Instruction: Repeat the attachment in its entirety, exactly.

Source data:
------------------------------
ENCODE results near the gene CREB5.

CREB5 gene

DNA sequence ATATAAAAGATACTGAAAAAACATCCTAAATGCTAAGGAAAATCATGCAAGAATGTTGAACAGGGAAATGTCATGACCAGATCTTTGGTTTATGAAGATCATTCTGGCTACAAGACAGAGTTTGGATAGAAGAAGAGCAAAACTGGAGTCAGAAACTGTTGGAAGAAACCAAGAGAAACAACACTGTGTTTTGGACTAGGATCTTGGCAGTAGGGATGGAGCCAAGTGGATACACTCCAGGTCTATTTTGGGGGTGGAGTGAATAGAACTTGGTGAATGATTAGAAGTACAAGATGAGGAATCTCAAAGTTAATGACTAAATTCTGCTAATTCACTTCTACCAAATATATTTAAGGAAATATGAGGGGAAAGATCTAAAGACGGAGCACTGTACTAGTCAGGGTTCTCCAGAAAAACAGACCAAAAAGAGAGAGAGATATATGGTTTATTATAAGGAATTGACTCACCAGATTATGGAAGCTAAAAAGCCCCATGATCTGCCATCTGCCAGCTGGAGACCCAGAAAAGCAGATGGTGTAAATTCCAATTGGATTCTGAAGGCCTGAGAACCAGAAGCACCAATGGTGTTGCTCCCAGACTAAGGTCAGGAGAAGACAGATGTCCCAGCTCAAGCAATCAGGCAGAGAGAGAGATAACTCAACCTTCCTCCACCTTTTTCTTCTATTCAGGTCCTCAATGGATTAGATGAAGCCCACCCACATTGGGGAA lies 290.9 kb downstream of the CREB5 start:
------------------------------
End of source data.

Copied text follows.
ENCODE results near the gene CREB5.

CREB5 gene

DNA sequence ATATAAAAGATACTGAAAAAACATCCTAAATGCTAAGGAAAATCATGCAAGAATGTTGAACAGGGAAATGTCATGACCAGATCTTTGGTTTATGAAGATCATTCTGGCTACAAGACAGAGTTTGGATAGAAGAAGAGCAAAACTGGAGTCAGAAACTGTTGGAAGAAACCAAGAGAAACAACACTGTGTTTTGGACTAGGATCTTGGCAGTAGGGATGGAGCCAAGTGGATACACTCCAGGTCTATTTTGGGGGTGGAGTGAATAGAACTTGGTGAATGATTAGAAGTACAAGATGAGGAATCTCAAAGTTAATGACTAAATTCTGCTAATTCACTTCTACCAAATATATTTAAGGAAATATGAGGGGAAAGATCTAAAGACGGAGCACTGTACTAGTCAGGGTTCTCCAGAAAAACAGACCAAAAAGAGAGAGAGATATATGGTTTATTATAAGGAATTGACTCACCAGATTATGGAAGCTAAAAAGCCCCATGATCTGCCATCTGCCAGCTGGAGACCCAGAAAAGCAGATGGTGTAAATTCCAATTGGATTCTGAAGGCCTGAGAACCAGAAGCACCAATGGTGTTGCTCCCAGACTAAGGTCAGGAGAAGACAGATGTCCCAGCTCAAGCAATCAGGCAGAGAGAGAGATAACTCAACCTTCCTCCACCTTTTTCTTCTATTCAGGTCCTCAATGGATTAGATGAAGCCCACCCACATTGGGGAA lies 290.9 kb downstream of the CREB5 start: